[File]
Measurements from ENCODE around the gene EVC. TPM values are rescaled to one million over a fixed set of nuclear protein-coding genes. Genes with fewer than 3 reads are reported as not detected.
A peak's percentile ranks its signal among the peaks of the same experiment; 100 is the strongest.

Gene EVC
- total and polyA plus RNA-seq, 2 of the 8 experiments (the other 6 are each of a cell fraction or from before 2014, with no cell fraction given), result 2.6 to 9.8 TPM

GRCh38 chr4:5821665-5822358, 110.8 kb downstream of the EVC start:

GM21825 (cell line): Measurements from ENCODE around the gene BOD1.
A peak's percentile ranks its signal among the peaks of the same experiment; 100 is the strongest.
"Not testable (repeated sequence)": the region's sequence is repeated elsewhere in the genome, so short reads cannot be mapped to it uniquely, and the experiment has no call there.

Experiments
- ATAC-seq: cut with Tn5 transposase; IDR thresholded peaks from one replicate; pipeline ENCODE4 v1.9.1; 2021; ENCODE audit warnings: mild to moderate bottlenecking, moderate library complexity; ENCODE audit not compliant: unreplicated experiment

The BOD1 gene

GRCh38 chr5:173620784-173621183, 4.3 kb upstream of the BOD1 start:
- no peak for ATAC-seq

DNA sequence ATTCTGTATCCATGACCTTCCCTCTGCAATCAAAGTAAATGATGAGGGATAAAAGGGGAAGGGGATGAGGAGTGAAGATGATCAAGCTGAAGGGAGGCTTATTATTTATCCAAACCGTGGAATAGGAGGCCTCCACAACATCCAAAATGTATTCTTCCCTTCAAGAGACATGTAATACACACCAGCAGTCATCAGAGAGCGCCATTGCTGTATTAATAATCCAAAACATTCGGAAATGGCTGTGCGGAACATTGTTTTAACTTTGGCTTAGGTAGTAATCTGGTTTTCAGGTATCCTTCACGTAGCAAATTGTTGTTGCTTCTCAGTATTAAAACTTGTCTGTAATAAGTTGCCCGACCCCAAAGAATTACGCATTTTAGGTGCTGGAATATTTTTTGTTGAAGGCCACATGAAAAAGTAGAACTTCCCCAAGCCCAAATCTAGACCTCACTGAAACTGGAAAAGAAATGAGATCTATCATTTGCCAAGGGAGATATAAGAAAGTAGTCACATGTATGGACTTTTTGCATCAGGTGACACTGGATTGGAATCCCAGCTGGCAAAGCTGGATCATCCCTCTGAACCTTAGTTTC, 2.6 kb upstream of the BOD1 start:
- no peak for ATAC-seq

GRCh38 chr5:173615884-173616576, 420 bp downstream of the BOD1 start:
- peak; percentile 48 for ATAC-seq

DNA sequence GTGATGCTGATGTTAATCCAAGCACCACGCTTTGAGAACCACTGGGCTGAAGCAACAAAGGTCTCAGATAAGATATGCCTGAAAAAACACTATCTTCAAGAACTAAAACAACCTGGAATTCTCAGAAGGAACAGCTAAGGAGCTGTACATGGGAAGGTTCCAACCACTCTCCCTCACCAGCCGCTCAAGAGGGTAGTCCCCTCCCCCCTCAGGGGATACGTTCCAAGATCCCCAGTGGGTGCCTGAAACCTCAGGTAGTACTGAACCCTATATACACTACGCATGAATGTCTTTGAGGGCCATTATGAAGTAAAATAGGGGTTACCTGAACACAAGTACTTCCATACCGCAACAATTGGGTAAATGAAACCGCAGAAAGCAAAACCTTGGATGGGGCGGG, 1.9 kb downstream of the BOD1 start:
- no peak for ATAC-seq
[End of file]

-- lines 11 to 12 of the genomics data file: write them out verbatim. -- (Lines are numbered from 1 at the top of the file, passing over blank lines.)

The BOD1 gene

GRCh38 chr5:173620784-173621183, 4.3 kb upstream of the BOD1 start: